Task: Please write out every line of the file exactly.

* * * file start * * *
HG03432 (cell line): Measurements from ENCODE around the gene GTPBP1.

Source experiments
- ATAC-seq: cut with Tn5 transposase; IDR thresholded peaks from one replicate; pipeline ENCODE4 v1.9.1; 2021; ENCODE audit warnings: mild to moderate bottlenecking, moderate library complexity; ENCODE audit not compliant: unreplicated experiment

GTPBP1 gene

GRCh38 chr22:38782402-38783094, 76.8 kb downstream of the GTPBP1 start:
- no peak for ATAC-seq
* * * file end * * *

HG03432 (cell line): Measurements from ENCODE around the gene GTPBP1.

Source experiments
- ATAC-seq: cut with Tn5 transposase; IDR thresholded peaks from one replicate; pipeline ENCODE4 v1.9.1; 2021; ENCODE audit warnings: mild to moderate bottlenecking, moderate library complexity; ENCODE audit not compliant: unreplicated experiment

GTPBP1 gene

GRCh38 chr22:38782402-38783094, 76.8 kb downstream of the GTPBP1 start:
- no peak for ATAC-seq